"People who attempted to discuss the noncompliance issues were labeled as problems and disloyal," the complaint said.
The university disputes the allegations.
Atteberry said Bowman was hired and Will was appointed in accordance with university policy, with the decision resting with the dean and provost.
Another complaint is that Shapiro is nowhere to be found, especially to those deemed to be on the "out list."
They say he sent a letter to one faculty member accusing him of being drunk on the job.
"The dean had no idea about the medications that the faculty member was taking because the dean had never bothered to talk with the faculty member," according to the complaint.
But Atteberry said there's good reason Shapiro isn't as visible on campus as is Will.
"Dr. Shapiro's role, by definition, is more externally focused and professor Will's position is one of operations manager. It is not unusual to see this kind of division of responsibility" elsewhere, she said.
Sheela Yadav, an assistant professor specializing in supply chain management, said there's nothing unusual about the dean/associate dean format in larger schools.
"I have found the school to be the most outstanding work environment I've ever had, and supportive," Yadev said.
Shapiro is the third dean that professor of international business Kathy Bohley Hubbard has worked for in the last 10 years. She said Shapiro and Will have provided new opportunities, such as helping secure resources to allow her to work in Vietnam, advising on international trade issues.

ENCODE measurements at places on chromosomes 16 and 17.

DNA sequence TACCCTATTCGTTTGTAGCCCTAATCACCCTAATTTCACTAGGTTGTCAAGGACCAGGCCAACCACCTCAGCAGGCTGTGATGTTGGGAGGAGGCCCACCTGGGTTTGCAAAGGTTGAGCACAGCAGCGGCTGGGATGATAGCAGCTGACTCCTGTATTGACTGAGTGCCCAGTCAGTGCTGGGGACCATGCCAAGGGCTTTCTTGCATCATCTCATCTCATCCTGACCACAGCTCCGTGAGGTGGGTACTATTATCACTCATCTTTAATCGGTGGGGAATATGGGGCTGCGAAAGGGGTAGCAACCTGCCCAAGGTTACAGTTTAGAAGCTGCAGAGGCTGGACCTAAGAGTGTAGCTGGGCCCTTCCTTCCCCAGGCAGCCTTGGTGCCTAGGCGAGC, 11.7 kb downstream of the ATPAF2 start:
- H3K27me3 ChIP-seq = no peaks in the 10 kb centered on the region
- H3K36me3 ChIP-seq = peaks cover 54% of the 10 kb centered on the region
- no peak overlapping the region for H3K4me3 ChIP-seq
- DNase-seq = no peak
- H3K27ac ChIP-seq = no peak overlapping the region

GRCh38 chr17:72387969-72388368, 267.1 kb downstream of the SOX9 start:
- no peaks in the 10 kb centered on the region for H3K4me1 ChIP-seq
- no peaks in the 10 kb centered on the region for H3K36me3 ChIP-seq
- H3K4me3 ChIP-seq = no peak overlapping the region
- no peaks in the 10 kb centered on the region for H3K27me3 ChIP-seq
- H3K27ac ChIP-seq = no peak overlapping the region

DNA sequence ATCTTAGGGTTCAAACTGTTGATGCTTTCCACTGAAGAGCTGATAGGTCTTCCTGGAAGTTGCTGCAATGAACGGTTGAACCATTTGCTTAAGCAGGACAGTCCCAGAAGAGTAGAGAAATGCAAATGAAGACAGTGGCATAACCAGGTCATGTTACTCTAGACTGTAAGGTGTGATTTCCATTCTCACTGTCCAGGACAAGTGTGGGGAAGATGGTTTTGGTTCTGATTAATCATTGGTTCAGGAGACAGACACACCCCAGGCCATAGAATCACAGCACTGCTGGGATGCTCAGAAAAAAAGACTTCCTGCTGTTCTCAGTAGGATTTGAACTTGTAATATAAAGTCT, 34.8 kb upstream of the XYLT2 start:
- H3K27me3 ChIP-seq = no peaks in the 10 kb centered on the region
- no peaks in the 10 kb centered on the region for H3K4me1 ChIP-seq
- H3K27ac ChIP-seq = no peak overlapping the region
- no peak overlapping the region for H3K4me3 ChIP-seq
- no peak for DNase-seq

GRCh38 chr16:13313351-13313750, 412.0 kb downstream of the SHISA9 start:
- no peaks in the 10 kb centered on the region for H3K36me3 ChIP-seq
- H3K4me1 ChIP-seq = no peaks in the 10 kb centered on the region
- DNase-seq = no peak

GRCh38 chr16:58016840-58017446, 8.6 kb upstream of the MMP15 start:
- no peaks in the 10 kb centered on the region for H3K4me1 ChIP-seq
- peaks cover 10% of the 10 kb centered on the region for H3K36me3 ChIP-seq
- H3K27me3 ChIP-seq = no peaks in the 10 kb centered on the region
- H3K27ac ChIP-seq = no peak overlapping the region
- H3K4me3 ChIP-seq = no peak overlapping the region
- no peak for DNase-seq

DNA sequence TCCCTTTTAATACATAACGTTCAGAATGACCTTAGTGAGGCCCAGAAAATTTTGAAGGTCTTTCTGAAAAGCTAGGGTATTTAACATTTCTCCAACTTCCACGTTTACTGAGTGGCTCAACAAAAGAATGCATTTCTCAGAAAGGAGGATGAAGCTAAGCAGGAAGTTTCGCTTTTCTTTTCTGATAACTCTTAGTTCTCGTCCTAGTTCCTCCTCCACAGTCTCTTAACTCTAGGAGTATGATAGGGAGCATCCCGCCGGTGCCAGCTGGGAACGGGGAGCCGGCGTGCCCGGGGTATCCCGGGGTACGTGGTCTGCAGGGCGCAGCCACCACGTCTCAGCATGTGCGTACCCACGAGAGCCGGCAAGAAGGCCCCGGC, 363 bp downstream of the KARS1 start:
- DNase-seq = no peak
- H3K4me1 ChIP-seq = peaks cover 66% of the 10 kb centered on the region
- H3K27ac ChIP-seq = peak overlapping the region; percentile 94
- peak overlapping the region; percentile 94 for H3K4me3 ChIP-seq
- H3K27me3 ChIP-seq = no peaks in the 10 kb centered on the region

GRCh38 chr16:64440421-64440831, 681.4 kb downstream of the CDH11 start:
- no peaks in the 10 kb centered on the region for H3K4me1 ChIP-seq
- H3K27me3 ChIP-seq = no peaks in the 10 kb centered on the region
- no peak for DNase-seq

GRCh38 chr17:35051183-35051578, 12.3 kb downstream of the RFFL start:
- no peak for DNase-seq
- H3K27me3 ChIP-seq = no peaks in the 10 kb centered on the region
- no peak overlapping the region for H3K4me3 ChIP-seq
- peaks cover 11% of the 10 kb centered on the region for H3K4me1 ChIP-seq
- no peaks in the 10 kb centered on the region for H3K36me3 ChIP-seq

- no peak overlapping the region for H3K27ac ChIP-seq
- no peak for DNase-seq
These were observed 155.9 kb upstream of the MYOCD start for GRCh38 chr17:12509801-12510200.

"I would have never had that opportunity before," she said.
Under the new business school leadership, "our expectations have risen. ... We want more research. We want you out in the community," Hubbard said.
Part of the change is needed because "higher education is becoming increasingly competitive ... . So we have to offer something to our students that's different," she added.
As to whether Shapiro has been successful wrangling more money from companies, university officials wouldn't elaborate. They described his work so far as "laying the necessary groundwork."
"It may take two or three years for a new dean to establish relationships and educate potential donors," Atteberry said.